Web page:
About 48 million Americans provide care without pay to an adult family member or friend, and they do so for an average of nearly 24 hours per week according to the research Caregiving in the U.S. 2020 done by the National Alliance for Caregiving (NAC) and AARP. 1 in 6 Americans are caregivers for someone 50 years old and older. So, how can family caregivers get paid in Massachusetts?
MassHealth’s Adult Foster Care Program
One way for family caregivers to get paid in Massachusetts is the Adult Foster Care Program. This program isn’t just for older adults but seniors are the focus of this article. When a senior is eligible for nursing home care, they can move into a caregiver’s home or have the caregiver move into their home. Most often the caregivers are family members or friends of the senior.
The caregivers are supported by a team of MassHealth professionals who provide regular home visits and counseling, and the caregivers receive training in best practices and help connecting seniors to other resources.
This program pays the caregivers for the 24-hour personal care they provide, which includes activities of daily living (ADLs) like, bathing, toileting, maintaining continence, dressing, eating, and walking and transferring (moving from bed to wheelchair). It also includes instrumental activities of daily living (IADLs) like meal preparation, housekeeping, laundry, managing medications, shopping, handling transportation, managing finances, and telephone use. Caregivers are paid monthly via the program; the specific amount depends on the level of care the person needs.
Family members who can be paid caregivers include siblings, adult children, and other relatives; however, the care recipient’s spouse or anyone who is the legal guardian of the care recipient isn’t eligible to be paid by this program.
If the care recipient is living in the caregiver’s home, the caregiver can charge a monthly fee for room and board. This offers one way in which a senior can pass assets to a family caregiver without violating MassHealth asset transfer rules. The program doesn’t cover room and board.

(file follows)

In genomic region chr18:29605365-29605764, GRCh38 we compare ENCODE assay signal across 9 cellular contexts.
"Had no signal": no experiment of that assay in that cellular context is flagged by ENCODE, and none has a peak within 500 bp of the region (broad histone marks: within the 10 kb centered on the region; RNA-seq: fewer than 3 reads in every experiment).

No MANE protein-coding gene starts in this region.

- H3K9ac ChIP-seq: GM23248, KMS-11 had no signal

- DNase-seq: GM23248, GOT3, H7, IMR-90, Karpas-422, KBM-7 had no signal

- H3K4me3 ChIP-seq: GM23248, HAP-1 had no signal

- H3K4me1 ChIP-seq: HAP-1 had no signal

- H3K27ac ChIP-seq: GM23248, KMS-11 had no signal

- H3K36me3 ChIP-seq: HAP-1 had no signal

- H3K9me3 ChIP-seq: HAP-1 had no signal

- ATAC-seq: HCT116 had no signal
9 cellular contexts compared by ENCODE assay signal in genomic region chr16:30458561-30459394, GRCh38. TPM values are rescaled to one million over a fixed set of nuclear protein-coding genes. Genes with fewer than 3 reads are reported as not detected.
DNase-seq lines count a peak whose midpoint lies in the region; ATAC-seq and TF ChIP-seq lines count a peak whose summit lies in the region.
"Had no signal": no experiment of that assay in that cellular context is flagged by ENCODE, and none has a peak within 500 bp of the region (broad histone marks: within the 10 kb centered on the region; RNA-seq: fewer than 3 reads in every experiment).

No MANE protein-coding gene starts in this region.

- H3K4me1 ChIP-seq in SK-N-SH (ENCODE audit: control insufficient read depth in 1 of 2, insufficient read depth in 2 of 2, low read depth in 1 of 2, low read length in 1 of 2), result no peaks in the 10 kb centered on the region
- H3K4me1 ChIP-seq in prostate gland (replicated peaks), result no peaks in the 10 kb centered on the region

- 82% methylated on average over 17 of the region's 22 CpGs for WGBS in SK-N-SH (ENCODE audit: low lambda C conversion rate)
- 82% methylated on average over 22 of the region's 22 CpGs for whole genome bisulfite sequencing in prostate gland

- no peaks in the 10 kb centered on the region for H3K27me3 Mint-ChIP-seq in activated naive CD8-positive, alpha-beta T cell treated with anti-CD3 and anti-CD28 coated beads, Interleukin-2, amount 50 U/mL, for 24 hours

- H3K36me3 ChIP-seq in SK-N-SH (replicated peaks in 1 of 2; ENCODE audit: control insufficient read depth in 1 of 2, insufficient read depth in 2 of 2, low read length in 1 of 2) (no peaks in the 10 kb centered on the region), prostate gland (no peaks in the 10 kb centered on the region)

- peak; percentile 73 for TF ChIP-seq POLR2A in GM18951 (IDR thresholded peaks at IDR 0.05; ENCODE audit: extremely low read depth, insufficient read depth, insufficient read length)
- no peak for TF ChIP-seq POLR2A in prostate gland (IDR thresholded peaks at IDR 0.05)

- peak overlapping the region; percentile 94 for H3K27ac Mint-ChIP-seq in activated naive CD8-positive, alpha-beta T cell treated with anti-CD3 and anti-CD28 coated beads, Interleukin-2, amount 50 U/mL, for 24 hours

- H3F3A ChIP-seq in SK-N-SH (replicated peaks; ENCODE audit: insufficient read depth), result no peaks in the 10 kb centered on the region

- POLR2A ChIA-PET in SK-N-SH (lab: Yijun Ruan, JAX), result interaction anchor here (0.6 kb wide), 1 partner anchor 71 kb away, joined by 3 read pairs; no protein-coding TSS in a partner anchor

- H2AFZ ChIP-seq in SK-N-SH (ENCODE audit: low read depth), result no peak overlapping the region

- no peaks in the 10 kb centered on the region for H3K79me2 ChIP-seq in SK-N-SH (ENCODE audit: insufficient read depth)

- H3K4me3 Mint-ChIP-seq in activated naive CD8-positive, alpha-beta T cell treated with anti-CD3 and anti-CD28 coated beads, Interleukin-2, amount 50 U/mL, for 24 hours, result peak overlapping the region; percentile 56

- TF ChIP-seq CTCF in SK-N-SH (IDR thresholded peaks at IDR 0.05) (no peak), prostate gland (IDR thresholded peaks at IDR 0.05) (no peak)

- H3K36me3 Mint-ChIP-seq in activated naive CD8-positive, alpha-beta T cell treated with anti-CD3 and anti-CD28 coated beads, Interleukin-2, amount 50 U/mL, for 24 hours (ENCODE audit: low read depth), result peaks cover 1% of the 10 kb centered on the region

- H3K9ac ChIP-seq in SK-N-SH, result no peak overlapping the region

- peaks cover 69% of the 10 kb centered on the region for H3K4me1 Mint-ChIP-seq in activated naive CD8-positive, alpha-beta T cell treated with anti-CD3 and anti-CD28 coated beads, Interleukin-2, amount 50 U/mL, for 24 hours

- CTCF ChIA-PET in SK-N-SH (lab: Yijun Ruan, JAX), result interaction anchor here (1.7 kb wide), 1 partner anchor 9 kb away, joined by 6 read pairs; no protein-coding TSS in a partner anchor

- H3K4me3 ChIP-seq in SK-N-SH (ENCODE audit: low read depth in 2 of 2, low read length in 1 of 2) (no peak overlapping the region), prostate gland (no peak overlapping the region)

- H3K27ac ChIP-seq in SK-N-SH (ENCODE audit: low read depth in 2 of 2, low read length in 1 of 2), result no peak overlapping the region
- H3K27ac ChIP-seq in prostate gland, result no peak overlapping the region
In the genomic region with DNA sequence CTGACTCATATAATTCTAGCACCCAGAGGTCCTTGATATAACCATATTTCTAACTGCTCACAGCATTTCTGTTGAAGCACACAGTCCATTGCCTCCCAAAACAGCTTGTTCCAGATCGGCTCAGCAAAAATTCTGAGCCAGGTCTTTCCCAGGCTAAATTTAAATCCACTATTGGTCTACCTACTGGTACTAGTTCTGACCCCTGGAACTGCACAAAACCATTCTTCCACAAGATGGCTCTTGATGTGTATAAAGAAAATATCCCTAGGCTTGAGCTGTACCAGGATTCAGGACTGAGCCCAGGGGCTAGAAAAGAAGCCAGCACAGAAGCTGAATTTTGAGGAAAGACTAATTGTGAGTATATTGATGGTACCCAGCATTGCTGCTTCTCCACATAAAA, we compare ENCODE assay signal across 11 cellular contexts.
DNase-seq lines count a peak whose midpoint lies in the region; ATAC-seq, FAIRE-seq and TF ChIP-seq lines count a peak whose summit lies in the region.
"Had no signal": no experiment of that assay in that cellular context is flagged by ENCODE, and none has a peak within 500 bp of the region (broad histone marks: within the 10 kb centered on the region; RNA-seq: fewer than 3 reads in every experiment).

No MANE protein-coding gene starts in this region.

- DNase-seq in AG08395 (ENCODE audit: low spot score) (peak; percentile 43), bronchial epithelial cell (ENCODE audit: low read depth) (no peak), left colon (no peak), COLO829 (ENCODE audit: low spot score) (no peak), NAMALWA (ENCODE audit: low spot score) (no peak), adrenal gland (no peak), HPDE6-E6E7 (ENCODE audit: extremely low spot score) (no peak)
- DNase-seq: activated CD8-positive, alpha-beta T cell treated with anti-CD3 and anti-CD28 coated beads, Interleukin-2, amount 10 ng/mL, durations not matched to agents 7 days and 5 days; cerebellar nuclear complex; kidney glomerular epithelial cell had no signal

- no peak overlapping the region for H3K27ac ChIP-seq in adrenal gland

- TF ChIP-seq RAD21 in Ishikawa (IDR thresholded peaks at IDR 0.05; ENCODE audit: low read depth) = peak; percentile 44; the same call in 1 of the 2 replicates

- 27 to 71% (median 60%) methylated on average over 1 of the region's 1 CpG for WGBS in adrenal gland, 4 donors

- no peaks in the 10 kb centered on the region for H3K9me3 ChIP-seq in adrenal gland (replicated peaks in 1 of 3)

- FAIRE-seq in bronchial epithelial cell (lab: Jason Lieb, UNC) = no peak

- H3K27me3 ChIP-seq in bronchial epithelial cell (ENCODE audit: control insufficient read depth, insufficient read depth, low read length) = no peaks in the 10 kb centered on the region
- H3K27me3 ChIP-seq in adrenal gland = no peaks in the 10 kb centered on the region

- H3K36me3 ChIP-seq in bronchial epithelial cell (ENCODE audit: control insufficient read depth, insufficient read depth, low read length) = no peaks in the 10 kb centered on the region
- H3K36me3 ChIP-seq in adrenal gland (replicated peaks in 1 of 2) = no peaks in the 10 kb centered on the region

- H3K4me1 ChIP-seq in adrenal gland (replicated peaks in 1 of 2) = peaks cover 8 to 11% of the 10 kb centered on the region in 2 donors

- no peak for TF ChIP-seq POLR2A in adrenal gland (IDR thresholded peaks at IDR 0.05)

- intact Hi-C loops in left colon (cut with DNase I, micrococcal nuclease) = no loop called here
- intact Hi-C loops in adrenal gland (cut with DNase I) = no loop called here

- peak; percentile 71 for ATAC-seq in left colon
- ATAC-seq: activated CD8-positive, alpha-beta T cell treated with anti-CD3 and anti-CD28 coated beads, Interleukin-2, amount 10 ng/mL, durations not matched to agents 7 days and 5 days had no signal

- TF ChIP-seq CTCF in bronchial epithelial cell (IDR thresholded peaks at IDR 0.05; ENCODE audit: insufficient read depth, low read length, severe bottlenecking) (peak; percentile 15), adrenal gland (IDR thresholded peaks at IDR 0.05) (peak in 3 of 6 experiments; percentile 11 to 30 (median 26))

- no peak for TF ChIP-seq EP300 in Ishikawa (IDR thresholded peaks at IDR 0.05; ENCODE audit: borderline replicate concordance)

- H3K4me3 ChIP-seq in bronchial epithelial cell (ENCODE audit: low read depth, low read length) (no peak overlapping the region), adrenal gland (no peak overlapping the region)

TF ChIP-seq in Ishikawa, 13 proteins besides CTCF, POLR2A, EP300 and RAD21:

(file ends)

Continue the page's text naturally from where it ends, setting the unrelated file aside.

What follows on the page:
The elder participant must be on MassHealth and need assistance with at least three ADLs. Qualifying for MassHealth is a complicated process involving a review of a family’s income, assets, and asset transfers as far back as 5 years. Rules change frequently and there are many exemptions, but typically “countable asset” limits, excluding the car and home, can’t exceed $2,000. Here’s more information about MassHealth eligibility.
The MassHealth application can be confusing, and if it’s not done correctly then it will take more time to become eligible for MassHealth. A Massachusetts elder law attorney should be consulted to ensure families have the best chance of acceptance into the MassHealth program.
Personal Care Contracts
Another way for family caregivers to get paid in Massachusetts is the personal care contract. This option is primarily for those who don’t yet qualify for MassHealth, but who want to plan ahead for MassHealth eligibility. Without a personal care contract in place, MassHealth may consider any payments made by a senior to a family caregiver as a disqualifying transfer. By establishing an employer/employee relationship through a personal care contract, a senior can pay a family caregiver for their efforts without causing an issue with the MassHealth 5-year-look -back policy. Personal care contracts must observe strict formalities in order to be considered legitimate, so contacting an elder law attorney to assist you is highly recommended.
For more information about the Adult Foster Care, you can call the MassHealth Customer Service Center at 1-800-841-2900. For help with applying for MassHealth or creating a personal care contract, please contact us today for your free, no-obligation consultation.